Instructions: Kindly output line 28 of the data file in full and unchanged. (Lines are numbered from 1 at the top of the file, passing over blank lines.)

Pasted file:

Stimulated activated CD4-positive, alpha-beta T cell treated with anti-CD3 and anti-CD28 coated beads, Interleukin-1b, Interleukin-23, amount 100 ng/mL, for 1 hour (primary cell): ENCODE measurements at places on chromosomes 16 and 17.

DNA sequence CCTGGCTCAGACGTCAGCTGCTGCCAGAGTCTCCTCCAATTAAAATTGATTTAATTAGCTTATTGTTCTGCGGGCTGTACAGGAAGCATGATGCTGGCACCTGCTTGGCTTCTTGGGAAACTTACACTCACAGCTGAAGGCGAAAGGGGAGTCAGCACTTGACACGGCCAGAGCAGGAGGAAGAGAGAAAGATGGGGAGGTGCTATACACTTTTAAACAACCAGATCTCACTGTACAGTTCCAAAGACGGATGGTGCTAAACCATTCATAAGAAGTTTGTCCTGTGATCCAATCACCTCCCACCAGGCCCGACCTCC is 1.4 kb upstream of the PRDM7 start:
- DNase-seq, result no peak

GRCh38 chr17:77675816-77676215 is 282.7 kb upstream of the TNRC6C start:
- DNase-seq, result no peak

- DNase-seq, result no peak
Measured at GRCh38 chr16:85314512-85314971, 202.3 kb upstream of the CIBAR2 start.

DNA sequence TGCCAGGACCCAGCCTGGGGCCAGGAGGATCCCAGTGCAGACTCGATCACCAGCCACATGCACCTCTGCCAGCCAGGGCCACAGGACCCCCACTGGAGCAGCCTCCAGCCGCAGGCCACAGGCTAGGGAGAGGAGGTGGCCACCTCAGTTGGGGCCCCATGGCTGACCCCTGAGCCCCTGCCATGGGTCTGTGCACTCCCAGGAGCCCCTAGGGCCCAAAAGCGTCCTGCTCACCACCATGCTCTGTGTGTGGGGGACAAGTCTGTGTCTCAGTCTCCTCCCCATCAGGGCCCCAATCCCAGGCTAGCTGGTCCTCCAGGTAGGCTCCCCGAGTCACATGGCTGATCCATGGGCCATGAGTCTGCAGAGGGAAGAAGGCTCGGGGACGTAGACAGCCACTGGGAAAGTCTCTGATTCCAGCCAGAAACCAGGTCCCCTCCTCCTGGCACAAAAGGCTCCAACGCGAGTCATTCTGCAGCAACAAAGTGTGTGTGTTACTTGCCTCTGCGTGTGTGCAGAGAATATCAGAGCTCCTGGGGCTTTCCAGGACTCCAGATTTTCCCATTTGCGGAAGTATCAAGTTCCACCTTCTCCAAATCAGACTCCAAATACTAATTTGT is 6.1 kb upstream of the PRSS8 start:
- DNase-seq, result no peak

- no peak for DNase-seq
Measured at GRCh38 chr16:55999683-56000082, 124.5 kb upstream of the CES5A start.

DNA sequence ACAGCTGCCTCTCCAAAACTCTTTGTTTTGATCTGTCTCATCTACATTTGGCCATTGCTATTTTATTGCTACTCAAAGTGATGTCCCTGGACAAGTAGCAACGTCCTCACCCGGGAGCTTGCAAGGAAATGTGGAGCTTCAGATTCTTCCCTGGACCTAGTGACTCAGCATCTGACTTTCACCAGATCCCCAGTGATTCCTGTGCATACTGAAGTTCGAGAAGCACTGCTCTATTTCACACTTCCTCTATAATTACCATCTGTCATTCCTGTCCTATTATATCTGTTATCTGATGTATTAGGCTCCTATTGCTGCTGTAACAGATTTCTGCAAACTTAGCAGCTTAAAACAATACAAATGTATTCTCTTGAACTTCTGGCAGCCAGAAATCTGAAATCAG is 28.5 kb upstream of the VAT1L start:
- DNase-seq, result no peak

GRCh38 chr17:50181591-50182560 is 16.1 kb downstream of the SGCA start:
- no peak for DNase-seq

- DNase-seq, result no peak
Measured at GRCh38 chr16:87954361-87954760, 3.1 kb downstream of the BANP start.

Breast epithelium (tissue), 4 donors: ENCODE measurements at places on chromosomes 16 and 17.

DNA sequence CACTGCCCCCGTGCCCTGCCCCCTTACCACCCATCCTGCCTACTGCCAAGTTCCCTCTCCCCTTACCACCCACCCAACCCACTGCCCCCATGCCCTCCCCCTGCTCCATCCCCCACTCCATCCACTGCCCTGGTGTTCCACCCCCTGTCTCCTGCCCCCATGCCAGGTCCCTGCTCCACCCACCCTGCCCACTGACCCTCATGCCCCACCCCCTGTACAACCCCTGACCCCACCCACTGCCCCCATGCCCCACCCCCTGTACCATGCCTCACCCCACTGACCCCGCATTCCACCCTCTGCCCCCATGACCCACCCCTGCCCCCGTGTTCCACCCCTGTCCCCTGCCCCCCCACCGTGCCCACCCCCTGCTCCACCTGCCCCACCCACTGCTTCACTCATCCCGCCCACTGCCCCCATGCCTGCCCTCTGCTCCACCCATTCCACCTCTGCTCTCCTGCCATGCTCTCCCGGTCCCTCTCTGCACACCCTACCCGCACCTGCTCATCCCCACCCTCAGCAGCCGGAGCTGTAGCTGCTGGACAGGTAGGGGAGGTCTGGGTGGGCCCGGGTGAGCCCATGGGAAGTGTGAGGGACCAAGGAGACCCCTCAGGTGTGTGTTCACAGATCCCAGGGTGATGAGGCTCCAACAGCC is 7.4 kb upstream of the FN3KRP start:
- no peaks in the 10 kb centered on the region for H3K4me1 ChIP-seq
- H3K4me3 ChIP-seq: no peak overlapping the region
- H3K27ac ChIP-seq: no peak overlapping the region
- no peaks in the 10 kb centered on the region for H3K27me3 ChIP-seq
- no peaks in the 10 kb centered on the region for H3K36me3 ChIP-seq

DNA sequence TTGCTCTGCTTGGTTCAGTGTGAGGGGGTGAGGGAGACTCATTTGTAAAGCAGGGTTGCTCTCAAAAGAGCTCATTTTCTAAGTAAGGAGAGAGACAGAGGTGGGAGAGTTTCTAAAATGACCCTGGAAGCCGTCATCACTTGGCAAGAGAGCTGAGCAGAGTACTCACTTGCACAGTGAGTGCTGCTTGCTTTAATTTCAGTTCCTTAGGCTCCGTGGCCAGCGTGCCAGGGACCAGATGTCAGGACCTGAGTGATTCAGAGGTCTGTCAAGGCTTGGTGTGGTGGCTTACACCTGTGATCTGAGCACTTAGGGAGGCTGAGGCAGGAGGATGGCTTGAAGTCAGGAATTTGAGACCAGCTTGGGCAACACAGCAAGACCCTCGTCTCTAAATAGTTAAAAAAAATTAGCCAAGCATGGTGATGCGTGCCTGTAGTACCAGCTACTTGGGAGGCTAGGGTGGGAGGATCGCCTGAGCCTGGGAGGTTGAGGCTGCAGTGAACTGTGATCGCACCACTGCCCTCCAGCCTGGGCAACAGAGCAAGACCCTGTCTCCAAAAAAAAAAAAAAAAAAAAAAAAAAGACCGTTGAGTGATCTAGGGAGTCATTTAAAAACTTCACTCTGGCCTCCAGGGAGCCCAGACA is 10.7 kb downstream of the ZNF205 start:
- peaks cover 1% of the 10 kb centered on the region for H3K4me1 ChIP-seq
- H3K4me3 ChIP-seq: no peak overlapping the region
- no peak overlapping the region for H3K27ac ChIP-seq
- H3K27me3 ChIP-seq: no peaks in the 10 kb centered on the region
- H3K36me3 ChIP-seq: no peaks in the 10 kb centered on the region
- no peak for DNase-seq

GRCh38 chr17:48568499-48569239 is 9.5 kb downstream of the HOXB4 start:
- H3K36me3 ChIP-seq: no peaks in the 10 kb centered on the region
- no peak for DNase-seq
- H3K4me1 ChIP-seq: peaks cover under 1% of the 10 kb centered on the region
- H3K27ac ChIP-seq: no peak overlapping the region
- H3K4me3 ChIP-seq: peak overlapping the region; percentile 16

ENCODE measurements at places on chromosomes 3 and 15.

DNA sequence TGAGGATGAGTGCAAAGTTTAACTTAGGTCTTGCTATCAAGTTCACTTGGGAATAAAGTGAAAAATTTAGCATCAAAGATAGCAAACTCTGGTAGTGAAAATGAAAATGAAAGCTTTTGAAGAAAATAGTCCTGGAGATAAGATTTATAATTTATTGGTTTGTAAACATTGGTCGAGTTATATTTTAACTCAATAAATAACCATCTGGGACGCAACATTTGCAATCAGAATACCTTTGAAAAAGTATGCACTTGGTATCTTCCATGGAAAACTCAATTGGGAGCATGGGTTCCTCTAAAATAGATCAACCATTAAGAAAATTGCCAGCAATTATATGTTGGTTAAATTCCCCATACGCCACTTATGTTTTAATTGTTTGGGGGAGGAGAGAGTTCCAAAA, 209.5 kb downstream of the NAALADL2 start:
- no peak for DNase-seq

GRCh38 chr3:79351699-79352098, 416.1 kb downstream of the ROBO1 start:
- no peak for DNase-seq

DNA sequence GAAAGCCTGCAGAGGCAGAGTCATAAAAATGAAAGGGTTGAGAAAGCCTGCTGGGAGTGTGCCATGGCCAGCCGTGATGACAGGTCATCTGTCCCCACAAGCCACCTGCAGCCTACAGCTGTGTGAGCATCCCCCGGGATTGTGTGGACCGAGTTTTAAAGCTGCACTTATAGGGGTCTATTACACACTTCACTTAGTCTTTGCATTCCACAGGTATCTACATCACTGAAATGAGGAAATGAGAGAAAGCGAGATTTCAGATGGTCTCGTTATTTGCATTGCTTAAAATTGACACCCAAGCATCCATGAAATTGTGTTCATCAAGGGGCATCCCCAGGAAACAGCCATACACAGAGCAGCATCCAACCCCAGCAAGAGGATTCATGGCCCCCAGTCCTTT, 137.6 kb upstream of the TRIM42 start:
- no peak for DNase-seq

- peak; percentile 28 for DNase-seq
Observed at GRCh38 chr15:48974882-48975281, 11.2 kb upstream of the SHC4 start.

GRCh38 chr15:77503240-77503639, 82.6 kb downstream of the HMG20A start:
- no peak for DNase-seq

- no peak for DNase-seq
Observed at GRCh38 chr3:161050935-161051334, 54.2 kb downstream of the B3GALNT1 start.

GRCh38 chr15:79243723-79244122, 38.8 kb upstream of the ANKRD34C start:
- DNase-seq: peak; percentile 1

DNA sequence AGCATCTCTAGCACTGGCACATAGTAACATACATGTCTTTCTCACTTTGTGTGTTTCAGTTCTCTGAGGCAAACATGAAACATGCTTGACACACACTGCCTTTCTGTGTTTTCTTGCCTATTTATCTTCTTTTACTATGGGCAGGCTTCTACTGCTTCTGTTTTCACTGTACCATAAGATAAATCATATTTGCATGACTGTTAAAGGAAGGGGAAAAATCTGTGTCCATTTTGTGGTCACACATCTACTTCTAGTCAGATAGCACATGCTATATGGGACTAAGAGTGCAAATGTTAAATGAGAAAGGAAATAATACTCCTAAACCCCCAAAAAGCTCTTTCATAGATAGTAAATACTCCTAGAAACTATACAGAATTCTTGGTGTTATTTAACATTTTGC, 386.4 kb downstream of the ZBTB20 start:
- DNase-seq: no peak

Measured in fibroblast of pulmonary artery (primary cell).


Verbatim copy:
- no peak overlapping the region for H3K27ac ChIP-seq